Sigh of relief; the producer was happy with the list of stories I had chosen and I could concentrate the whole of the allotted time to my task of editing!

For me Flash Fiction is a challenge. A complete story in so many words. But it is also a great framework around which a blog post can be written. Writing Flash is good for practice. And I am with Greg here, Flash is around 500 to 1000 words. What is it with fifty words?

Give it a go!


And the radio show? Did I get the story short enough? Did I read it on air?
Yes! And there was me thinking this post was going to be brief… :)

Has anyone else used flash fiction in a public reading? Do drop me a note with me your story.


  1. That's why I love this group. Everyone's take is handled in such a different manner.

    Interesting story (BBC coffee could be a good little flash), David, and I think you underscored for me what I like about doing short pieces "Flashes" or scenes: they are kernels of inspiration. Some of them belong in longer pieces, some of them are written to just stand alone. But they are a writing exercise, and like you pointed out, so useful.

  2. Not just BBC coffee, BBC coffee in a plactic cup!

  3. Very cool, David! I didn't know about the radio pressure with last minute editing - that had to be especially hard! I do recall the original piece and I really liked it in it's entirety.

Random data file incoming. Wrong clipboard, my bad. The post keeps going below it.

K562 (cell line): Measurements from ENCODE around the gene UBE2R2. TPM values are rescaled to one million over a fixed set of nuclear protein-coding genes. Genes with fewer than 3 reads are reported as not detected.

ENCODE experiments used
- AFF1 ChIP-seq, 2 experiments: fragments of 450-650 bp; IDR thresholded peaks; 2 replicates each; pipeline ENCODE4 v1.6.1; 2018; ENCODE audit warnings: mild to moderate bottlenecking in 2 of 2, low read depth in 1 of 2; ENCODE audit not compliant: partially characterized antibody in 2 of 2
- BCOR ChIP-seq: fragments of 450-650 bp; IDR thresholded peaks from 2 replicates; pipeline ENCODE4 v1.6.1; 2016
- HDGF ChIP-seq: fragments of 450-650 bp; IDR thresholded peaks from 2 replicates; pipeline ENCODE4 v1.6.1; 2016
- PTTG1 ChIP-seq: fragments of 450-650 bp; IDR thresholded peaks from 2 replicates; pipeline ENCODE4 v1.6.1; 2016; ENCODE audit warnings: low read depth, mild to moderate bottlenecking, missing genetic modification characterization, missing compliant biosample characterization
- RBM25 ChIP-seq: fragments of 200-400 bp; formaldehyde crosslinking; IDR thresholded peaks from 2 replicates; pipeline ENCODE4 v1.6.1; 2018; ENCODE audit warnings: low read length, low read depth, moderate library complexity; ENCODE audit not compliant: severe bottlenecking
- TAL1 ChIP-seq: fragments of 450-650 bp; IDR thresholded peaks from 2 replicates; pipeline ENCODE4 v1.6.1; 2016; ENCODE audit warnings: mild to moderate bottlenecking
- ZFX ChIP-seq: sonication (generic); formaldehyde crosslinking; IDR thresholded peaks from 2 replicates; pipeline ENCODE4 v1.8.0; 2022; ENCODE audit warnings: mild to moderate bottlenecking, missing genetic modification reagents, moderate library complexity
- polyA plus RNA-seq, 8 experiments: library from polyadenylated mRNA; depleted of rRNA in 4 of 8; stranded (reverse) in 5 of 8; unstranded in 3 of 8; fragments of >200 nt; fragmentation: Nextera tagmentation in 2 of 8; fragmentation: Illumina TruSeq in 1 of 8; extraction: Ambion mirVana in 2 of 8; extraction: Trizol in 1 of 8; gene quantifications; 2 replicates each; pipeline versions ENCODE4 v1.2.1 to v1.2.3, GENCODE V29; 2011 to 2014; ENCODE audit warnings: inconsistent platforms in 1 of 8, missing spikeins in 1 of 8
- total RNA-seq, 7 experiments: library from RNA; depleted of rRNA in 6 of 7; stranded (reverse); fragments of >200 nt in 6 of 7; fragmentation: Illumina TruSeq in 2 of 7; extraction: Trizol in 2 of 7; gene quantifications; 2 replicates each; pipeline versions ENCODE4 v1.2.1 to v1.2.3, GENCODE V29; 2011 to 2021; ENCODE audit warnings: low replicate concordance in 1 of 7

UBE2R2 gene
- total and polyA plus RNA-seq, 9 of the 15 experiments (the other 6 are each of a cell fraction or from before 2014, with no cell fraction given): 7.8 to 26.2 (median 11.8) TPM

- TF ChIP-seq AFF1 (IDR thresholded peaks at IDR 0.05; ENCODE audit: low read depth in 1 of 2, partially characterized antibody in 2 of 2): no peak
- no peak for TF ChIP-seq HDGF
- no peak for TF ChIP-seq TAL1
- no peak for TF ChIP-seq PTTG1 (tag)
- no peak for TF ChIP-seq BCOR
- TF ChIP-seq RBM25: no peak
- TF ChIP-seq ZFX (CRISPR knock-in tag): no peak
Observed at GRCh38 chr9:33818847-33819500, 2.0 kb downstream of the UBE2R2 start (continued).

Well done!

  4. Ah yes! Nothing beats the smell of styrofoam in the morning just before you're to go on the air.
    At least it wasn't used styrofoam, but then again, perhaps we'll never know.

    As CJ said, very cool piece.

  5. Sharon, I read a flash piece on the air during my Word by Word segment on KRCB. I read it and a small excerpt from my newly released book. How can anyone know how we really write by just reading a first chapter? It's a great way to show what kind of writing chops you have and excellent practice in editing and word economy. I highly recommend it. In fact, I will be recommending it again a week from Monday in Sebastopol on a library panel. I hope to someday have enough pieces to fill a collection of 365. A story per day. My latest can be found over at Flashquake (Fall 2010 - Troll Games). It's a sort of fractured fairy tale. Flash is an excellent medium to let my sense of humor have free reign. Then everyone will want to buy my tongue-in-cheek space operas, right?

  6. Anne's book is hilarious, about a species of tiny aliens with big desires to take over the world, which is hard to do when you're only 2" tall. I invited her to our post this week because of her work in our area with Flash Fiction. Thanks, Anne, for stopping by. You must come back and tell us how to order the book, please.

    And great points.

  7. Thanks for stopping by, Ann. I love the concept of 2 inch aliens with aspirations of world domination! I will look out for your work.

    If truth be known, CJ, I probably work better against an imoveable object! I can't set deadlines for myself, but if someone gives me one I see it as a great challenge! :)